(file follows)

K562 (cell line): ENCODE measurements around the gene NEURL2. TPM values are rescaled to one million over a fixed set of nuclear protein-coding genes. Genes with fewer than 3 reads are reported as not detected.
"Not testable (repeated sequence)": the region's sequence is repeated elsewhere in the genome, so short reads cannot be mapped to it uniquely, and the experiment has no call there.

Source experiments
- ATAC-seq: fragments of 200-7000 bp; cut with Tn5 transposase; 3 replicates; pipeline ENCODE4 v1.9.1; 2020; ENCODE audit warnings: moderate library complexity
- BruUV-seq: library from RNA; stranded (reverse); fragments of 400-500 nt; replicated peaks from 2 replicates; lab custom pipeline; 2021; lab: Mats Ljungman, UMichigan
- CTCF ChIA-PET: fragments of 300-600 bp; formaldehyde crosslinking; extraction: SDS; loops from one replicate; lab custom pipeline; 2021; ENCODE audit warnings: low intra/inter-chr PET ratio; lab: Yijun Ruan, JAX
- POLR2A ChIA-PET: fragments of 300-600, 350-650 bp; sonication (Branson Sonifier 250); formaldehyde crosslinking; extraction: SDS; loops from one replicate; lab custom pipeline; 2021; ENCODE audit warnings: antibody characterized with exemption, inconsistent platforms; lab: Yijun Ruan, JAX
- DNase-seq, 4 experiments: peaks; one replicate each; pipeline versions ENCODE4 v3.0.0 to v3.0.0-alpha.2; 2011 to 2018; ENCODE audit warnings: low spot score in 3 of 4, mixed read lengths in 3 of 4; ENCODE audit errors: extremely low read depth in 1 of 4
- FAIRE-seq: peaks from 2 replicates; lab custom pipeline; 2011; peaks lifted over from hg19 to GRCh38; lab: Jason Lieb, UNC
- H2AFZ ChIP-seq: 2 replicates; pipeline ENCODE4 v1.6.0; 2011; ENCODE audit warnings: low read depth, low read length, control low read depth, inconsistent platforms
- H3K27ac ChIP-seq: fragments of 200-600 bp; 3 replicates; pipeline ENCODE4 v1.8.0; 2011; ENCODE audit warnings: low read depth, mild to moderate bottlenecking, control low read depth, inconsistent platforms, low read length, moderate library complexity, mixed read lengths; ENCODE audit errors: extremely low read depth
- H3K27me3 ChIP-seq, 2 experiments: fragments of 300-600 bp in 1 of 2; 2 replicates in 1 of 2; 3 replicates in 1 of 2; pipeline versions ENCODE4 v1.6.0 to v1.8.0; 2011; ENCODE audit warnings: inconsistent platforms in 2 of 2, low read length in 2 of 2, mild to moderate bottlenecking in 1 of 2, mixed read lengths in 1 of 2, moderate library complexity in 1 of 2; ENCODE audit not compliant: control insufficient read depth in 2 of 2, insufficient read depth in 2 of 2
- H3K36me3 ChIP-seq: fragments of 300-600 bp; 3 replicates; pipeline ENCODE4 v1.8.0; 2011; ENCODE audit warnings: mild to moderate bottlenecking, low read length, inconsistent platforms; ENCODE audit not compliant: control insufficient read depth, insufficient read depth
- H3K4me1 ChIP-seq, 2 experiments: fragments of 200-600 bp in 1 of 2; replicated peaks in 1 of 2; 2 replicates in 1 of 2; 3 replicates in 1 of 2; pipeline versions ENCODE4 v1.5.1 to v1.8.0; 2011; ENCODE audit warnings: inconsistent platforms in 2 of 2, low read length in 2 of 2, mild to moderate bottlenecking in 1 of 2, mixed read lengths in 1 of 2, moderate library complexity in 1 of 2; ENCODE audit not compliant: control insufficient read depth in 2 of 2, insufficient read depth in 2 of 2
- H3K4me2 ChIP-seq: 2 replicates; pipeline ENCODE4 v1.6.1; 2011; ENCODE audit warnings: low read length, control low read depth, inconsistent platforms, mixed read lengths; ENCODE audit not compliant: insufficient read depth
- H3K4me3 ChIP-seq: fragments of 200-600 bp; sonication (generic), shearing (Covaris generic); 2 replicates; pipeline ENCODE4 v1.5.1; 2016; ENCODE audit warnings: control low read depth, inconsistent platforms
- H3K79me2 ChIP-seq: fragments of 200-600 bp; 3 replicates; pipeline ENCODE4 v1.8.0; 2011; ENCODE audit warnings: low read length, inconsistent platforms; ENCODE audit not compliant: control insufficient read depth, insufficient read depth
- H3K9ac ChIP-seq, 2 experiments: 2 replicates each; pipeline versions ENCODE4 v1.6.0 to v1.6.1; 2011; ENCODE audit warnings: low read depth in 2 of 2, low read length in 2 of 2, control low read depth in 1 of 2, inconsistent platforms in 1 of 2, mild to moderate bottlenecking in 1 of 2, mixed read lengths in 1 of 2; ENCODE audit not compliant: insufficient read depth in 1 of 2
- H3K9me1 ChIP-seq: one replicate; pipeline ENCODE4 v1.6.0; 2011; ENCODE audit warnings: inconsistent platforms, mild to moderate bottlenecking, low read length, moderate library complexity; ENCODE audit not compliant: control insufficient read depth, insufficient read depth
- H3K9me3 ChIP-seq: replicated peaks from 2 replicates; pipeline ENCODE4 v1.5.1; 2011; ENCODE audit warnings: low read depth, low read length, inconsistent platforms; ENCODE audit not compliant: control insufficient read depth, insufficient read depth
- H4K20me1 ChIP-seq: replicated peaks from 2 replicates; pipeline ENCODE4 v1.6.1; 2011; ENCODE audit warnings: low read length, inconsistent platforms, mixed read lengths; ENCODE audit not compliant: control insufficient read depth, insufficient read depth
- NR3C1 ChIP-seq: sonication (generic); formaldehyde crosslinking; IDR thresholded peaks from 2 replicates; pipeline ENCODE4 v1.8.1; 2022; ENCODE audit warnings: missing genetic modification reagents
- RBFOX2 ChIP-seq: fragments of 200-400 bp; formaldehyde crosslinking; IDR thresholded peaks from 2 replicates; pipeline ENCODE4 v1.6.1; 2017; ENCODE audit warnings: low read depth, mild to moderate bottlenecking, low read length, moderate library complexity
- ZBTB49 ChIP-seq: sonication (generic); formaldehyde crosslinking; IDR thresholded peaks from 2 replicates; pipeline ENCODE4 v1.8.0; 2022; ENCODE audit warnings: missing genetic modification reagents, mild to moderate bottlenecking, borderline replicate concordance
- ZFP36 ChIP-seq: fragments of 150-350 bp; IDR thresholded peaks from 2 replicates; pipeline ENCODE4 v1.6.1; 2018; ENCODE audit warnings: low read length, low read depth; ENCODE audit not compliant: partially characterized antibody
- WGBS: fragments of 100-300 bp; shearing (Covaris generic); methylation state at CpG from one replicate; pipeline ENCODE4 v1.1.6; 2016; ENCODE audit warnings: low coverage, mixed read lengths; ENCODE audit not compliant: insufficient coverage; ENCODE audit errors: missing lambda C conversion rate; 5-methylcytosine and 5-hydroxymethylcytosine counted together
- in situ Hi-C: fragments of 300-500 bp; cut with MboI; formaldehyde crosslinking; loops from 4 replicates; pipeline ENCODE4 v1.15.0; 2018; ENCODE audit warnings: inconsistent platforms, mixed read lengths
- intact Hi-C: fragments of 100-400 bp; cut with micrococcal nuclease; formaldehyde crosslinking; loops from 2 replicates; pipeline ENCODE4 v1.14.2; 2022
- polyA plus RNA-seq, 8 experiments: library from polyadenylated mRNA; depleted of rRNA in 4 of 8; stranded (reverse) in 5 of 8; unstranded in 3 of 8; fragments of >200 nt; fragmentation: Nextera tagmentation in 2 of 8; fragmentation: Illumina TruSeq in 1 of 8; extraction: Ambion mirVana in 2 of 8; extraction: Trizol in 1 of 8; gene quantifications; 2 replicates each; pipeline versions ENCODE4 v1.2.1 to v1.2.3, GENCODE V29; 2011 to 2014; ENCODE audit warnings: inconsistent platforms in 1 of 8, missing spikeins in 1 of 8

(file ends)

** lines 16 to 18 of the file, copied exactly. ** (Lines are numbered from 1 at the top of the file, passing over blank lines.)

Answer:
- H3K4me3 ChIP-seq: fragments of 200-600 bp; sonication (generic), shearing (Covaris generic); 2 replicates; pipeline ENCODE4 v1.5.1; 2016; ENCODE audit warnings: control low read depth, inconsistent platforms
- H3K79me2 ChIP-seq: fragments of 200-600 bp; 3 replicates; pipeline ENCODE4 v1.8.0; 2011; ENCODE audit warnings: low read length, inconsistent platforms; ENCODE audit not compliant: control insufficient read depth, insufficient read depth
- H3K9ac ChIP-seq, 2 experiments: 2 replicates each; pipeline versions ENCODE4 v1.6.0 to v1.6.1; 2011; ENCODE audit warnings: low read depth in 2 of 2, low read length in 2 of 2, control low read depth in 1 of 2, inconsistent platforms in 1 of 2, mild to moderate bottlenecking in 1 of 2, mixed read lengths in 1 of 2; ENCODE audit not compliant: insufficient read depth in 1 of 2